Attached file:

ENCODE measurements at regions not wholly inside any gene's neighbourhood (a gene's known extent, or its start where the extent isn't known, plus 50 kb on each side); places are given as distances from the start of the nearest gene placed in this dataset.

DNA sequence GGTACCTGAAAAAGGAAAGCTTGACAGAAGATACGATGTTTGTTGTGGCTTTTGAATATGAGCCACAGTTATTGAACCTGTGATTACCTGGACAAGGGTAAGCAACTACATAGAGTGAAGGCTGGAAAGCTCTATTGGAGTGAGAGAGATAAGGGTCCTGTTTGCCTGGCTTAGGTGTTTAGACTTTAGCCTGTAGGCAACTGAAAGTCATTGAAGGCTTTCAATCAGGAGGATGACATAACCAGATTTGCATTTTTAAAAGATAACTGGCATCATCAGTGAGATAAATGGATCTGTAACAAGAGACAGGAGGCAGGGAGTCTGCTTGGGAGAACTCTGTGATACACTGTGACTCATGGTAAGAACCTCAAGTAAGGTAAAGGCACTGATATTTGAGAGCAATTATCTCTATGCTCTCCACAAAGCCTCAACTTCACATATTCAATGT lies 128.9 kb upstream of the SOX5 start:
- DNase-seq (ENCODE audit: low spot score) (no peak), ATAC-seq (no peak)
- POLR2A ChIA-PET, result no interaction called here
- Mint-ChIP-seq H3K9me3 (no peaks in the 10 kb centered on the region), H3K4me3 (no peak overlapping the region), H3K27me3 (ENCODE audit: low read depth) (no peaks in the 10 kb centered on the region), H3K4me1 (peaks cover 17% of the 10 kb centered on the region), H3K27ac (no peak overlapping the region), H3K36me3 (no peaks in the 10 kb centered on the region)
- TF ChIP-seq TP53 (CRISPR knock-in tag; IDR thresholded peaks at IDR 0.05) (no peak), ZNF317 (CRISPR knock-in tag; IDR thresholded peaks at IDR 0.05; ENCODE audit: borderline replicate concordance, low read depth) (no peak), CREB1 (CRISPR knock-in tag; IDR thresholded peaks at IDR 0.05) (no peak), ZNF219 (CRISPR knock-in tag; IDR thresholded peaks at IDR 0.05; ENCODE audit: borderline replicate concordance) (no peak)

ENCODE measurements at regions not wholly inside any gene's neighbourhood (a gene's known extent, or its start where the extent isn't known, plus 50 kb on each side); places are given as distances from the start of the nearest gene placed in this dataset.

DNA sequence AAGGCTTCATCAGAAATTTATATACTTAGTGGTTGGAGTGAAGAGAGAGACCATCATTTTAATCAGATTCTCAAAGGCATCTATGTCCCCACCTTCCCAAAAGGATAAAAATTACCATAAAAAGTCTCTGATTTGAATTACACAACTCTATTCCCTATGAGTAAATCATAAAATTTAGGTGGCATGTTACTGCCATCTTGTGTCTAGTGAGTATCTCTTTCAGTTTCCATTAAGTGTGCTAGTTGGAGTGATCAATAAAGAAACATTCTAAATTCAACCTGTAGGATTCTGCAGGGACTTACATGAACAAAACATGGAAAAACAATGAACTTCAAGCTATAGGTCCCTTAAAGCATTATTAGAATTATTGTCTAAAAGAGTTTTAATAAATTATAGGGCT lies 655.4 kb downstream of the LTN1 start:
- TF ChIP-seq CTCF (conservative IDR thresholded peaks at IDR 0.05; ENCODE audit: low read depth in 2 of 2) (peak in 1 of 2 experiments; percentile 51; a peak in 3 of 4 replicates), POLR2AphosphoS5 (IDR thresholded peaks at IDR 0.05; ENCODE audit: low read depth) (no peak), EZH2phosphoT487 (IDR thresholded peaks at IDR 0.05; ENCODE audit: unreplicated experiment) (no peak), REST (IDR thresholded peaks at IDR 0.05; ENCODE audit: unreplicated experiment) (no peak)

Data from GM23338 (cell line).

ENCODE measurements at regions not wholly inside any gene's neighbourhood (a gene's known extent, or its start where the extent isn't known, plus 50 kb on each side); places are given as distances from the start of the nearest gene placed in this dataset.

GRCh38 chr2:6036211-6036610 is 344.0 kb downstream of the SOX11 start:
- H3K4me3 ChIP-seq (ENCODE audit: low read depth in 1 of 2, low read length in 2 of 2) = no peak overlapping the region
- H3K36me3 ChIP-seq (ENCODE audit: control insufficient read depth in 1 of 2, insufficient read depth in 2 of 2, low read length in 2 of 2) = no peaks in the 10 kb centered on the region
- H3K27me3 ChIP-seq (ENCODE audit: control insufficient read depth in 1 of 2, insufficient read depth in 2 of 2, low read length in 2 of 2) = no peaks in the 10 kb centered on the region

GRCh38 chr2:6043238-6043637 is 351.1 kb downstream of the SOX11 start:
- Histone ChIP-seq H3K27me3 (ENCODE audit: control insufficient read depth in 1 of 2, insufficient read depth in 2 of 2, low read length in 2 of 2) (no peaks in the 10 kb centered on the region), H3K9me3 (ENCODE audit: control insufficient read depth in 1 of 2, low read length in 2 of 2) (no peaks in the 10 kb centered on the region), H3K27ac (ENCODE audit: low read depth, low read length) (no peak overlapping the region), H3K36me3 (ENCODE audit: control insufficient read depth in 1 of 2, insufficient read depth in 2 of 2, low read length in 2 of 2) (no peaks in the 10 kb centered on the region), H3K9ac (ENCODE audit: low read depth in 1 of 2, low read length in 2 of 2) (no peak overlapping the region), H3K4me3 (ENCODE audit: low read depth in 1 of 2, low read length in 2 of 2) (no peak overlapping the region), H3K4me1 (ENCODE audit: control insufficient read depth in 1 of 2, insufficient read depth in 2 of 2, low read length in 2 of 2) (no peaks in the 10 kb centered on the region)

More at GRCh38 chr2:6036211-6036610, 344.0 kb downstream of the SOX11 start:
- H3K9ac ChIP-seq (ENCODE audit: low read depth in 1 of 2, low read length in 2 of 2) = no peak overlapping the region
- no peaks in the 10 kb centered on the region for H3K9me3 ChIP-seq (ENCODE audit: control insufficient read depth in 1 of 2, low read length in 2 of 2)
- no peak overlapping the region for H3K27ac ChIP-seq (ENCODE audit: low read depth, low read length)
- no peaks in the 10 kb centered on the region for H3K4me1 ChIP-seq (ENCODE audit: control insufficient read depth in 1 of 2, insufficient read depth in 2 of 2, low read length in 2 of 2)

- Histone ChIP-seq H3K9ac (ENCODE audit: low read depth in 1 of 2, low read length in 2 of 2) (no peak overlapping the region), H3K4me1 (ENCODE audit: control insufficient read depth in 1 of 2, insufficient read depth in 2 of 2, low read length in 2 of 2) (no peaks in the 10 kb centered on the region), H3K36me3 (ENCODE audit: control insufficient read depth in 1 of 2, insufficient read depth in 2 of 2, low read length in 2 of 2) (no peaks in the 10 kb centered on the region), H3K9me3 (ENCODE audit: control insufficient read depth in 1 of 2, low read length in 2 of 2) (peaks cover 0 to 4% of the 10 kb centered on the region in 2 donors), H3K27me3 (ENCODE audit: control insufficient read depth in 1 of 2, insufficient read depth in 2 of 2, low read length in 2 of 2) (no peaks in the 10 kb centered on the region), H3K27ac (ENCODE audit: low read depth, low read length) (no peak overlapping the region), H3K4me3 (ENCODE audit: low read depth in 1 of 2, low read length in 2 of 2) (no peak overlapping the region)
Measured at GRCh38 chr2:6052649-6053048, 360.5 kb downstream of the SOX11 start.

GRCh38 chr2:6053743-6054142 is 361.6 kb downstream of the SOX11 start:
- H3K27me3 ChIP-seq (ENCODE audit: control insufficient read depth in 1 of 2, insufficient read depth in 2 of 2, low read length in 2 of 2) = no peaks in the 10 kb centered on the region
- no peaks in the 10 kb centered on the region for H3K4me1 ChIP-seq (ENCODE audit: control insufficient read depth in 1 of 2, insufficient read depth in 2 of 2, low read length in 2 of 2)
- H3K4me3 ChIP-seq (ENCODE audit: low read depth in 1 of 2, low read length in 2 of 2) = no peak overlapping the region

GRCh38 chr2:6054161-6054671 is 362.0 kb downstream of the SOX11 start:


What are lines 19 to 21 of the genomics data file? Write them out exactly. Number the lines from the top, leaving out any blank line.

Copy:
- H3K9ac ChIP-seq (ENCODE audit: low read depth in 1 of 2, low read length in 2 of 2) = no peak overlapping the region
- no peaks in the 10 kb centered on the region for H3K9me3 ChIP-seq (ENCODE audit: control insufficient read depth in 1 of 2, low read length in 2 of 2)
- no peak overlapping the region for H3K27ac ChIP-seq (ENCODE audit: low read depth, low read length)